Our Blog

Senate Considering Bill for Physician Training for Opiate Prescribing







Prescription drug abuse has become a huge problem in the United States. Americans are depending more and more on prescription medication to survive, “feel better” or get high in what they think is a “safer” way. But prescription drug addiction is a frightening problem and a very unhealthy way to live. It not only impacts the person with the addiction, but it affects everyone in their life.

That’s why recently the government decided to take more of a stand to help curb prescription drug addiction and encourage opiate rehabilitation to assist Americans in leading a healthier lifestyle. In a recent bill introduced to the senate by co-writers Senator Chuck Schumer (NY) and Jay Rockefeller (WV), the bill lays out laws that would require doctors to receive training for prescribing opiate-based narcotics.

Ten years ago, people would easily be able to walk into a doctor’s office faking an injury in order to get the prescription they desired. Fast forward to the present and many people are finding it is not as easy to get the prescription they want in order to feed their addiction. Doctor’s are becoming more aware of the prescription abuse epidemic and are starting to limit the amount of medication they are dosing out to patients. But not all doctors have made changes to their practice and the amount of prescriptions they prescribe.

That is why Senator Schumer and Senator Rockefeller are hoping their new bill will also assist in curbing prescription drug addiction. The bill will require training that would cover pain management in a safe way as well as provide information on alternatives to opiate prescriptions. Currently, the Drug Enforcement Agency does not require doctors or dentists of any entity to undergo opiate training in order to dispense these types of drugs. Through the proposed training, the Senators are hoping to lessen American’s chances of having to receive opiate rehab program due to an addiction to pain medications that they ultimately do not need.  

The bill, called the Prescription Drug Abuse Prevention and Treatment Act of 2011, would also increase the punishments for those robbing pharmacies for controlled substances. This would also apply to stealing any type of medical products or machines and transporting and storing them. By making these crimes receive harsher punishments, the bill will hopefully keep addicts from going to any lengths imaginable in order to feed their prescription drug abuse. The bill calls for a penalty of up to 10 to 20 years for anyone committing a prescription drug-related crime.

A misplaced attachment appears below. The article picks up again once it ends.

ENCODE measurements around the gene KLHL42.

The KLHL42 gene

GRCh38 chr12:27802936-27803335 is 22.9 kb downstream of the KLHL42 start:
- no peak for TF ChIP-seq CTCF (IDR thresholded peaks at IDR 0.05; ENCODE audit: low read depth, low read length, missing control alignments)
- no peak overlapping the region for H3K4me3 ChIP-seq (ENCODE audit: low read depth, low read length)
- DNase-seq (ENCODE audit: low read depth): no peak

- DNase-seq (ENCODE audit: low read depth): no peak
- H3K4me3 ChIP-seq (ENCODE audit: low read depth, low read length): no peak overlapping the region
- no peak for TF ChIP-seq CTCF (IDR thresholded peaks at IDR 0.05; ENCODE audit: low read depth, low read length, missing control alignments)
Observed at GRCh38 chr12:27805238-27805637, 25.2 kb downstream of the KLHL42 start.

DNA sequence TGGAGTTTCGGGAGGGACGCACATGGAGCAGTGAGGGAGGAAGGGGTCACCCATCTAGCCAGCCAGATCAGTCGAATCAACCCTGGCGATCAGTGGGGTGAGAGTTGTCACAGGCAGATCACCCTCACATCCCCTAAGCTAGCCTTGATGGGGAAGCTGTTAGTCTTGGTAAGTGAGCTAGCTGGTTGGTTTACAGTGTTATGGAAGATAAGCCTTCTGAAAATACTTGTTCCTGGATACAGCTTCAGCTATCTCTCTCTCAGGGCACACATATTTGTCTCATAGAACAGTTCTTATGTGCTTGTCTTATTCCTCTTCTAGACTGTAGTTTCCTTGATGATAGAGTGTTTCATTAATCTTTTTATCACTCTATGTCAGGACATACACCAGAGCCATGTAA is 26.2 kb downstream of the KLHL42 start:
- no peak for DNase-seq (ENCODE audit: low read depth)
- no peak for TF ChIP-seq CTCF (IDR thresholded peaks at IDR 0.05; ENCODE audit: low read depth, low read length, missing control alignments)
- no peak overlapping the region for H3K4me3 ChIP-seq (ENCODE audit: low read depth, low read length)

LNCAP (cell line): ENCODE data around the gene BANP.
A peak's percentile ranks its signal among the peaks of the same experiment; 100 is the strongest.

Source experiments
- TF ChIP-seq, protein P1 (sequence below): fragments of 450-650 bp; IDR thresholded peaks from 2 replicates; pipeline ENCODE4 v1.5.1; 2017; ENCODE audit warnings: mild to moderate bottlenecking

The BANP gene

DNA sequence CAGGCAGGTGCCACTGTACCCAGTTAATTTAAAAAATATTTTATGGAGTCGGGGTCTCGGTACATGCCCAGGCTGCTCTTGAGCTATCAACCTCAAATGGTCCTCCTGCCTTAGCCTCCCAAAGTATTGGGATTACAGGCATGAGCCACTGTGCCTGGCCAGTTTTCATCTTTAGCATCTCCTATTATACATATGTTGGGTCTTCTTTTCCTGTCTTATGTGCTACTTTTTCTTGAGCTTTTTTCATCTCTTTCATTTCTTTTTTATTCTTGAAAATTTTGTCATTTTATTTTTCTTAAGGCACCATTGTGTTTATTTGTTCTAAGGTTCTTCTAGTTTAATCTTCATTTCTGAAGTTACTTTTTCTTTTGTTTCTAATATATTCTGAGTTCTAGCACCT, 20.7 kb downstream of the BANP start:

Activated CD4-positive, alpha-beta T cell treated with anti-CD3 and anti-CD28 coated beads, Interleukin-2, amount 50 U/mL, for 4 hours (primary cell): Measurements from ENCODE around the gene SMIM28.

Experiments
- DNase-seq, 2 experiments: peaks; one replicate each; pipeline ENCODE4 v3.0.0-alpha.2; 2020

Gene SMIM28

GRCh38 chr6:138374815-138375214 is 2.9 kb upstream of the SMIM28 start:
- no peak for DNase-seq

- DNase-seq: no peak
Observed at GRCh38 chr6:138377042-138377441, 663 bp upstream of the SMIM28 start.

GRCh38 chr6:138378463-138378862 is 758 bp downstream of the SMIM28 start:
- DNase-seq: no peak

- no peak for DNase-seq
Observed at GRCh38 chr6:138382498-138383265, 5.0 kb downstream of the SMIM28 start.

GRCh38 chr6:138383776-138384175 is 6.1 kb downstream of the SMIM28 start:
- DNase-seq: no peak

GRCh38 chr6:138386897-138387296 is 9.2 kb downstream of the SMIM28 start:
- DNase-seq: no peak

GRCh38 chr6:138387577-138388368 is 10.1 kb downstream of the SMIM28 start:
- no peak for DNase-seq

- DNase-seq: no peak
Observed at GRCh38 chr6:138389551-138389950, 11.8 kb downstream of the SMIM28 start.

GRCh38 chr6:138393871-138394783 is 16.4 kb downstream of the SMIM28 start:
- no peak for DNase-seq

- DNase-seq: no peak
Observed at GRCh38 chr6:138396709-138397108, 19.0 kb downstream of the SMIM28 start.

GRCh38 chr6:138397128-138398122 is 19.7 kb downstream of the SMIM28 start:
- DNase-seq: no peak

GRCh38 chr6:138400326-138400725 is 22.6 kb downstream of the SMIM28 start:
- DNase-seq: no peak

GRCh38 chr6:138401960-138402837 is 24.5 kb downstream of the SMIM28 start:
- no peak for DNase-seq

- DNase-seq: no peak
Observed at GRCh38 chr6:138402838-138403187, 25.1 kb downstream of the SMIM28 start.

Prescription drug abuse is not something to joke about and affects more people than probably anyone realizes. This is why the bill introduced would also provide $25 million in funding to states to assist in creating or upgrading their prescription drug monitoring systems. Through these monitoring systems, states are able to keep a close eye on all prescriptions filled by individuals at any various pharmacies that individual’s might be trying to fill multiple narcotic prescriptions.

Just this past April, the government made even more moves strategizing on how to help with prescription drug abuse.  The White House Office of National Drug Control Policy announced a new government strategy in order to help cut the use of prescription painkillers by 15 percent within a five year period. The plan will implement more doctor-training in prescribing narcotics, encourage prescription databases in each state and work toward removing any illegal “pill mill” clinics. Through these combined efforts, the government hopes to assist in changing American’s dependencies on prescription medication as a means to live.

In increasing more awareness and cracking down on those who break the law by taking prescriptions not meant for them, the government is hoping to get drug abusers to realize that they are not going to just get a slap on the wrist. Unfortunately, for many users and abusers of substances, telling them to get treatment for their problem is simply not enough. It sadly takes them getting in trouble with law enforcement or hurting themselves or others to have a wake-up call and see the destruction drug abuse can cause to their lives and the lives of the people around them.

An addiction to opiate medications is a difficult uphill battle to try and abstain from. This is why it is so important that Americans realize the severity of abusing prescription drug medications. If you are suffering from a prescription drug addiction, you are not alone and there is help out there through opiate rehabilitation. At Vista Taos Renewal Center, they take the time to work with you and help you recover from drug dependency and relieve the desire to use and abuse medications. For more information on how to live a healthy drug-free lifestyle, visit Vista Taos today and turn your future around for the better.


Share this post

COVID-19 update: The health and safety of our clients at Vista Taos Renewal Center continues to be our highest priority. Due to the national rise in cases of COVID-19, all potential clients entering the Vista Taos program shall be tested for the virus and must receive their results prior to admission. Vista Taos continues to work closely with the New Mexico Department of Health, adhering to the highest standards of care for our clients, and will provide subsequent testing after admission as needed. For assistance in finding the most efficient testing sites, please contact our Director of Community Relations, Jeremy Lihte, at (575) 425-1913
close